The cheese stands alone

Dear Housewives,

Do you often find yourself needing more cheese? Are you dreaming about unlikely sausage fillings? Do you think to yourself, “I wish I could whip up a batch of éclairs.” If so, you might be a queer housewife!

In my own quest to become the modern day, queer June Cleaver, last fall I took a cheese-making workshop. It was everything I expected it to be. The instructor regaled us with an account of his life living in an outbuilding on a goat farm and his travels around the province, teaching cheese-making and sharing niblets of his kefir culture. He offered us the inside track to buy a share in a cow. We made paneer and started a Camembert. I smelled mildly of baby vomit when I left thanks to the rennet, but it was an authentic experience, and I am the queerer for it.

This spring I enrolled in a pastry course at a small, local bakery. Who wouldn’t want to make croissants and get to know other hipster housewives in the neighbourhood? However, Portman might have missed the boat shoes on that one. Two women in the class have been married for longer than I’ve been alive. They are not hipsters, though it’s possible that one or both have had hip replacements. The other two ladies in the class are also my senior. What’s more, it’s impossible to tell if the instructor is a hipster as health regulations forbid beard-flowers in the kitchen.

I am the only one who dresses ironically.

Despite the ongoing lack of skinny jeans, the real trouble in class began last Wednesday night as we rolled out our puff pastry. During our introductions weeks prior, I hadn’t mentioned that I don’t have a husband. I thought it would be weird to say, “Hi, I’m Portman. I don’t have much pastry experience. Also, I’m queer!” My lack of outing myself came to the fore last Wednesday as a few of the ladies the began to complain about their husbands. Their complaints escalated. From their accounts, they are married to lazy jerks who expect their wives to be their slaves. What to do? Should I nod in agreement? Should I fake a complaint about my own partner? As we all know, housewives, queer relationships are inherently superior to heterosexual ones, but I felt that bringing this up to women wielding rolling pins was a bad idea. I didn’t chime in.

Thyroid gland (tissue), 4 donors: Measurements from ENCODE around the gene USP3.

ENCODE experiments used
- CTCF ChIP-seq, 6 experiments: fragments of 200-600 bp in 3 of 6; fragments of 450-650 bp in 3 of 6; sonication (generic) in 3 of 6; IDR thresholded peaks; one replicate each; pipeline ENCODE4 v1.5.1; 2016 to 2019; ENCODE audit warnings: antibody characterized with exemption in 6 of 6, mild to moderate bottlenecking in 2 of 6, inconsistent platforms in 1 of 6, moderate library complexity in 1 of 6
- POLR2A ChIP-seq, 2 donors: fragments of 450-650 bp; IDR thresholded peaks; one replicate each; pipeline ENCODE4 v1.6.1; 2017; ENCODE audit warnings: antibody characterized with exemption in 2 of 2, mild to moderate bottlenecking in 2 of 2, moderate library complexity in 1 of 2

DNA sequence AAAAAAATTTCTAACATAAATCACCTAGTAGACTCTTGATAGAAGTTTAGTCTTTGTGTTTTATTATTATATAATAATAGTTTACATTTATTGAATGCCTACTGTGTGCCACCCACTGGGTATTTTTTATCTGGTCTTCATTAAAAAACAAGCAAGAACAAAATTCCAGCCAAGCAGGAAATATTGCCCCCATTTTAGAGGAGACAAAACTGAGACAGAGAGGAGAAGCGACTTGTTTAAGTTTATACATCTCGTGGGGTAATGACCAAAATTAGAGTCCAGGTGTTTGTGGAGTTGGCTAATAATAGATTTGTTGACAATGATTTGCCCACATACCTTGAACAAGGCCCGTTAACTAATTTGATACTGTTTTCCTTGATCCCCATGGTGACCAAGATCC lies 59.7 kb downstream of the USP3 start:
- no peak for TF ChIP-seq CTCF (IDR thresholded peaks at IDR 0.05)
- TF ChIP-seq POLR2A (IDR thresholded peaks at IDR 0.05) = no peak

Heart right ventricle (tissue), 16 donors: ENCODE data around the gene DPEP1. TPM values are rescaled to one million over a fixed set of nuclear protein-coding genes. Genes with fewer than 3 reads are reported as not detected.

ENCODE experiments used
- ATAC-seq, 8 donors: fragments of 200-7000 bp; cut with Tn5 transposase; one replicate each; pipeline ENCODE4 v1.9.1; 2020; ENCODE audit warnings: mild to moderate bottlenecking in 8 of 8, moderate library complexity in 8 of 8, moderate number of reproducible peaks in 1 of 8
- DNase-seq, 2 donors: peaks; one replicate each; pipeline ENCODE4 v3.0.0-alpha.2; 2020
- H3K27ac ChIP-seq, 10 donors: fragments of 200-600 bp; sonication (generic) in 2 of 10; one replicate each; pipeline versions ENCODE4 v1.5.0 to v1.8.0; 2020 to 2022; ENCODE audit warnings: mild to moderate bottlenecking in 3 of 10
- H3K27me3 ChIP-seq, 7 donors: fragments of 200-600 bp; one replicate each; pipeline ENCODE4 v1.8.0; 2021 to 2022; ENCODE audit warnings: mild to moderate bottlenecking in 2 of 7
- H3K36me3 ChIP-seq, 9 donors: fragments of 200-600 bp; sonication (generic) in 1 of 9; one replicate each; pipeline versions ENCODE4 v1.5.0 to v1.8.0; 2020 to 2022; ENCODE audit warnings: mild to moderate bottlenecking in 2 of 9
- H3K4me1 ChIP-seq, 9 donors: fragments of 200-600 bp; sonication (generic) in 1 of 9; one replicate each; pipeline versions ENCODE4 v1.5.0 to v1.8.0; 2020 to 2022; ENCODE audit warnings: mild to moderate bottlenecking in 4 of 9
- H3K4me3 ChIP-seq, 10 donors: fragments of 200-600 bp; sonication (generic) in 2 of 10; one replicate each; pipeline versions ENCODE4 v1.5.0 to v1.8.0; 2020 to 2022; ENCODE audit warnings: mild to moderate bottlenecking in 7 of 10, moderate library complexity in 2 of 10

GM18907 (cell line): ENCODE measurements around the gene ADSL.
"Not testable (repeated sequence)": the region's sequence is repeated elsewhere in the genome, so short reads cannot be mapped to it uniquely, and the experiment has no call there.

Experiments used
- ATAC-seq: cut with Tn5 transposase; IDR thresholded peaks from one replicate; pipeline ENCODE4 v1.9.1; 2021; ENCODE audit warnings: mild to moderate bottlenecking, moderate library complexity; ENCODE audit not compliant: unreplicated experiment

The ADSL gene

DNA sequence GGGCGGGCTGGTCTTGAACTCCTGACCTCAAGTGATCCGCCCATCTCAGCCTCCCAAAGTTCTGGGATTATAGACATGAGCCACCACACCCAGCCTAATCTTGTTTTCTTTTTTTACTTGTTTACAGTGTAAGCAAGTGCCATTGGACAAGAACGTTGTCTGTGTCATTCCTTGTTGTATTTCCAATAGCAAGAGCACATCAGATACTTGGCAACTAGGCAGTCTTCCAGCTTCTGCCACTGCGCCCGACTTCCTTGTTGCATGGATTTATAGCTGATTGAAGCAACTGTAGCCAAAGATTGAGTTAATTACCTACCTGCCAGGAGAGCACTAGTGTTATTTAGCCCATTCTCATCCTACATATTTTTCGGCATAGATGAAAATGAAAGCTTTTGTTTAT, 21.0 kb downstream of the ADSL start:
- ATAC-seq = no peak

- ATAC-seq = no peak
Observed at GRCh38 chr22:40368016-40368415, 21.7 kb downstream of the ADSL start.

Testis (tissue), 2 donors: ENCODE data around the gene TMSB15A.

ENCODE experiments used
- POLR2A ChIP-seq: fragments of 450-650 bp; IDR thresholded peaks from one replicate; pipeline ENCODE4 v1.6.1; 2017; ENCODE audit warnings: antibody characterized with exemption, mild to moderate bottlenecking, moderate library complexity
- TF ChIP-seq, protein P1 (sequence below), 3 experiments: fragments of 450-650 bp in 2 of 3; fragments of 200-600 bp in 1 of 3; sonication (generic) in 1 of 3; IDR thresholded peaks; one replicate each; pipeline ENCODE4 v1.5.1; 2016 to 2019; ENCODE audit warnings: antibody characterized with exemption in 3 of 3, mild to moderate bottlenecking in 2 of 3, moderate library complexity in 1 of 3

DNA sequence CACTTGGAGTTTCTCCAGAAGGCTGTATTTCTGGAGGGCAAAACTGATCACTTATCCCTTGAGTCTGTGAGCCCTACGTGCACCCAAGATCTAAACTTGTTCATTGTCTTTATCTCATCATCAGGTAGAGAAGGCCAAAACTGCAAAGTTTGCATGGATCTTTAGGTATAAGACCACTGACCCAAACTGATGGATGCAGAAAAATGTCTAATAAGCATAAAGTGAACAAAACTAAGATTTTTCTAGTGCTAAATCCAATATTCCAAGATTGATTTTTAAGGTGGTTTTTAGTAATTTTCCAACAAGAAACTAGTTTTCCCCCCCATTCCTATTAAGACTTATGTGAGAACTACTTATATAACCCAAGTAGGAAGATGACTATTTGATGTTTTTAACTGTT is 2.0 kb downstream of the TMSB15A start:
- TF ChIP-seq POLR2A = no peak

It wasn’t until I got home that I realized that one of the other women in the class had also remained silent during the husband-bashing. I had assumed that she was concentrating on her rolling or perhaps she didn’t have complaints against her husband. Maybe she was single. Maybe her husband died in the Great War. It was only after I got home that I realized the most likely possibility.

As she stood there each week with her shorn hair, boxy t-shirt, and ill-fitting, always brightly coloured pants, I had naturally assumed that she was originally from Winnipeg or Regina or something else awful. But what queer hasn’t played the game “Lesbian or From the Prairies?” (Also know in the U.S. as “Lesbian or from Michigan?”) After all, there have been scientific studies showing the correlation.

lesbians_women_from_saskatchewan

Venn diagram demonstrating crossover between lesbian population and women from Saskatchewan. (Labeled Fig. 26 in original study by Lindsey, Wagner, and Walenta 1967)

 

Next week, I am going to have to look for more lesbian clues. I don’t have many classes left to figure this out and then I’m off to my sausage class. Luckily, I’ve heard that it’s easier to read people who like to stuff their own sausage.

 

Yours,

Portman Doe